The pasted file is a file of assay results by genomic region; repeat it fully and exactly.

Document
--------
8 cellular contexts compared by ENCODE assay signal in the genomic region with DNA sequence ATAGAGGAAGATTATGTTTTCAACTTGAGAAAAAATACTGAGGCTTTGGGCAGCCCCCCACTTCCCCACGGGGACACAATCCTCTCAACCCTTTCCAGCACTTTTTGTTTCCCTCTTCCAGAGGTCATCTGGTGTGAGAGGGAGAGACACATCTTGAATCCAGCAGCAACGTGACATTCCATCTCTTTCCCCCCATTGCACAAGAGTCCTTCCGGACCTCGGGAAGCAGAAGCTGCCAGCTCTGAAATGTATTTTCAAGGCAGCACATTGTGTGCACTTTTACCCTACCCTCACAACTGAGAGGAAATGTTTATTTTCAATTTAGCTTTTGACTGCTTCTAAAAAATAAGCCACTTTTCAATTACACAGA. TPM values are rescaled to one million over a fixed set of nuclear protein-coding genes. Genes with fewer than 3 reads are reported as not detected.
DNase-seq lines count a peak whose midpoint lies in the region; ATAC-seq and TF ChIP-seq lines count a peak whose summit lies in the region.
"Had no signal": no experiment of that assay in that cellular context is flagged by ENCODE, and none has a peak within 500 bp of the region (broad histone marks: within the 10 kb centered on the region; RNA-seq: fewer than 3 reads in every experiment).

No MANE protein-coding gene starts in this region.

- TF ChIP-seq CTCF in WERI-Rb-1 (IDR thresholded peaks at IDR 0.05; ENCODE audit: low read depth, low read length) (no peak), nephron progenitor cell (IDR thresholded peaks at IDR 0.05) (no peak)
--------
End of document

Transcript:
8 cellular contexts compared by ENCODE assay signal in the genomic region with DNA sequence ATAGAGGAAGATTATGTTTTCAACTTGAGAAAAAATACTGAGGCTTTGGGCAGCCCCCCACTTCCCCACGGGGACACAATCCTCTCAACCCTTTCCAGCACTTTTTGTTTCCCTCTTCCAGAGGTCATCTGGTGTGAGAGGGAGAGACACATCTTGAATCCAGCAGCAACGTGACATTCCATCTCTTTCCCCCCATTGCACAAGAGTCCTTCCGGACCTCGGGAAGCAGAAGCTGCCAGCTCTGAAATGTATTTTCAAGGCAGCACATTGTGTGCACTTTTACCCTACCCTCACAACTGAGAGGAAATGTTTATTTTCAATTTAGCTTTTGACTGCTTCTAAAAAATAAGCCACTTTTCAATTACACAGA. TPM values are rescaled to one million over a fixed set of nuclear protein-coding genes. Genes with fewer than 3 reads are reported as not detected.
DNase-seq lines count a peak whose midpoint lies in the region; ATAC-seq and TF ChIP-seq lines count a peak whose summit lies in the region.
"Had no signal": no experiment of that assay in that cellular context is flagged by ENCODE, and none has a peak within 500 bp of the region (broad histone marks: within the 10 kb centered on the region; RNA-seq: fewer than 3 reads in every experiment).

No MANE protein-coding gene starts in this region.

- TF ChIP-seq CTCF in WERI-Rb-1 (IDR thresholded peaks at IDR 0.05; ENCODE audit: low read depth, low read length) (no peak), nephron progenitor cell (IDR thresholded peaks at IDR 0.05) (no peak)